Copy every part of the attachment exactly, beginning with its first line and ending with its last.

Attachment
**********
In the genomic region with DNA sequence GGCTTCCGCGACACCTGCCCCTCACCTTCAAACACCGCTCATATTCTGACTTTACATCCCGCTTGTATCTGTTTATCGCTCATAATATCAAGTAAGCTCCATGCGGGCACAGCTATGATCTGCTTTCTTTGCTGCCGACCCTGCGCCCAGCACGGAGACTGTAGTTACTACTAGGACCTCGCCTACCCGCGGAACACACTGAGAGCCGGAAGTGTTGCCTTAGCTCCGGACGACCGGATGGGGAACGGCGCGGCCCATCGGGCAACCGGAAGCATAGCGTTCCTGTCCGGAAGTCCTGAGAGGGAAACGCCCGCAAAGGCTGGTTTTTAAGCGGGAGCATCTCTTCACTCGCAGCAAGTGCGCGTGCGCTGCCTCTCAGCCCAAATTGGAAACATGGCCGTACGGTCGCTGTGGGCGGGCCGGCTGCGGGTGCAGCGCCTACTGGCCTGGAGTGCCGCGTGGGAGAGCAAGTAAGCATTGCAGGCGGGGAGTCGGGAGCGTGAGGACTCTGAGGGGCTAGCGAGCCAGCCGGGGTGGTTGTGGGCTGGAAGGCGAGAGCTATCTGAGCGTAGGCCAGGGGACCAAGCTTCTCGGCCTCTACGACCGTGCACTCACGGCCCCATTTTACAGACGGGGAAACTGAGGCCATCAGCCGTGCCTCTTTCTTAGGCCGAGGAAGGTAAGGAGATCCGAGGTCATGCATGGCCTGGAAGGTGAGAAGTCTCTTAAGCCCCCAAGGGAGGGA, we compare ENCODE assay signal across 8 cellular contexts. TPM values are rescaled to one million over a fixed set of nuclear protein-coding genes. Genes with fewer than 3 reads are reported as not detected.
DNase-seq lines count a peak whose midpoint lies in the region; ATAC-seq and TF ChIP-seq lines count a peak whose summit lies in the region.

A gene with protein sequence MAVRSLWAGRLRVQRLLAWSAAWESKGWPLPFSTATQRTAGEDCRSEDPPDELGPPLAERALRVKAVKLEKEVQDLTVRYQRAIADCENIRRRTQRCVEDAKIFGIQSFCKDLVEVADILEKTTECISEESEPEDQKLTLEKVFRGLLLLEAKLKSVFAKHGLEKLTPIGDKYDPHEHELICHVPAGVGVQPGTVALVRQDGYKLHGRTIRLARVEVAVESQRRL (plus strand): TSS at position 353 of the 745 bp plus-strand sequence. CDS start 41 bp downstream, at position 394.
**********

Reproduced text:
In the genomic region with DNA sequence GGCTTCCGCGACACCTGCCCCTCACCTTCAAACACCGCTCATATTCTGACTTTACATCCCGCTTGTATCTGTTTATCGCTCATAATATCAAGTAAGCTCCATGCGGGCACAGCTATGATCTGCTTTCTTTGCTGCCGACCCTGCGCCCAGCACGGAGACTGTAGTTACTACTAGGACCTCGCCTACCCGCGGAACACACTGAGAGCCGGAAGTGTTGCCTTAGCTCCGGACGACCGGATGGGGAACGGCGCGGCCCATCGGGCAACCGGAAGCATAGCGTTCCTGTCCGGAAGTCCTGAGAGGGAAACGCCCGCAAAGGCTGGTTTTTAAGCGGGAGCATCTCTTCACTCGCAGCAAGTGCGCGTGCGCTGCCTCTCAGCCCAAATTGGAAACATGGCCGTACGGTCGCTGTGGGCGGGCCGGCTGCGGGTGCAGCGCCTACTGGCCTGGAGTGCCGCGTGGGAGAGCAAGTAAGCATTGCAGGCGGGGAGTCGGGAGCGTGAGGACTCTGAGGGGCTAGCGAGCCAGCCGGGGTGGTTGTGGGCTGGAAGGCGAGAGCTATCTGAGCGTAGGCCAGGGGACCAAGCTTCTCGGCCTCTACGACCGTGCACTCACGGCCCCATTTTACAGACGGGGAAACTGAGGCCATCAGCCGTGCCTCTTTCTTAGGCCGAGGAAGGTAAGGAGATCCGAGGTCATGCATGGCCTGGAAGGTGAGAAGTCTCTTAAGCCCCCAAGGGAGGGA, we compare ENCODE assay signal across 8 cellular contexts. TPM values are rescaled to one million over a fixed set of nuclear protein-coding genes. Genes with fewer than 3 reads are reported as not detected.
DNase-seq lines count a peak whose midpoint lies in the region; ATAC-seq and TF ChIP-seq lines count a peak whose summit lies in the region.

A gene with protein sequence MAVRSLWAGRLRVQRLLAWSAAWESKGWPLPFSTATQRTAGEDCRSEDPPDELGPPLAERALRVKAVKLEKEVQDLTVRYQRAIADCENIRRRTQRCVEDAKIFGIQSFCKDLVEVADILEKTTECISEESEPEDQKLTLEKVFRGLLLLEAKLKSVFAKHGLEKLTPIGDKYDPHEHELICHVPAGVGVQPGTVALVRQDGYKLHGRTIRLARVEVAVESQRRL (plus strand): TSS at position 353 of the 745 bp plus-strand sequence. CDS start 41 bp downstream, at position 394.